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J Biol Chem. 2008 May 2;283(18):12212-26. doi: 10.1074/jbc.M709355200. Epub 2008 Jan 10.

Mutational analysis of Deinococcus radiodurans bacteriophytochrome reveals key amino acids necessary for the photochromicity and proton exchange cycle of phytochromes.

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Departments of Genetics and Bacteriology, University of Wisconsin, Madison, Wisconsin 53706, USA.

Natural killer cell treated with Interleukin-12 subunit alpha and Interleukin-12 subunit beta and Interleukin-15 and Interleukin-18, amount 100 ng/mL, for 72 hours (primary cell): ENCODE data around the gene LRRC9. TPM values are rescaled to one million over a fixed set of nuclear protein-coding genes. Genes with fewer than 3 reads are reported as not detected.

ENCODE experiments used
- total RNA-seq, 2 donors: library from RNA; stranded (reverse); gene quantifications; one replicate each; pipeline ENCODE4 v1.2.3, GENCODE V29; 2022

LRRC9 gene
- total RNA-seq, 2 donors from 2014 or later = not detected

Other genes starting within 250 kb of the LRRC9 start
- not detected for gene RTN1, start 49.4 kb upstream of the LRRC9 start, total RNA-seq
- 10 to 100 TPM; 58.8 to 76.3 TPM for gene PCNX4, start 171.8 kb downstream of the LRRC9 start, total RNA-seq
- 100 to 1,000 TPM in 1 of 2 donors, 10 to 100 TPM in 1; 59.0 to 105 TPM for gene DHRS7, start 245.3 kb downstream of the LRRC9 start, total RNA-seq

The ability of phytochromes (Phy) to act as photointerconvertible light switches in plants and microorganisms depends on key interactions between the bilin chromophore and the apoprotein that promote bilin attachment and photointerconversion between the spectrally distinct red light-absorbing Pr conformer and far red light-absorbing Pfr conformer. Using structurally guided site-directed mutagenesis combined with several spectroscopic methods, we examined the roles of conserved amino acids within the bilin-binding domain of Deinococcus radiodurans bacteriophytochrome with respect to chromophore ligation and Pr/Pfr photoconversion. Incorporation of biliverdin IXalpha (BV), its structure in the Pr state, and its ability to photoisomerize to the first photocycle intermediate are insensitive to most single mutations, implying that these properties are robust with respect to small structural/electrostatic alterations in the binding pocket. In contrast, photoconversion to Pfr is highly sensitive to the chromophore environment. Many of the variants form spectrally bleached Meta-type intermediates in red light that do not relax to Pfr. Particularly important are Asp-207 and His-260, which are invariant within the Phy superfamily and participate in a unique hydrogen bond matrix involving the A, B, and C pyrrole ring nitrogens of BV and their associated pyrrole water. Resonance Raman spectroscopy demonstrates that substitutions of these residues disrupt the Pr to Pfr protonation cycle of BV with the chromophore locked in a deprotonated Meta-R(c)-like photoconversion intermediate after red light irradiation. Collectively, the data show that a number of contacts contribute to the unique photochromicity of Phy-type photoreceptors. These include residues that fix the bilin in the pocket, coordinate the pyrrole water, and possibly promote the proton exchange cycle during photoconversion.

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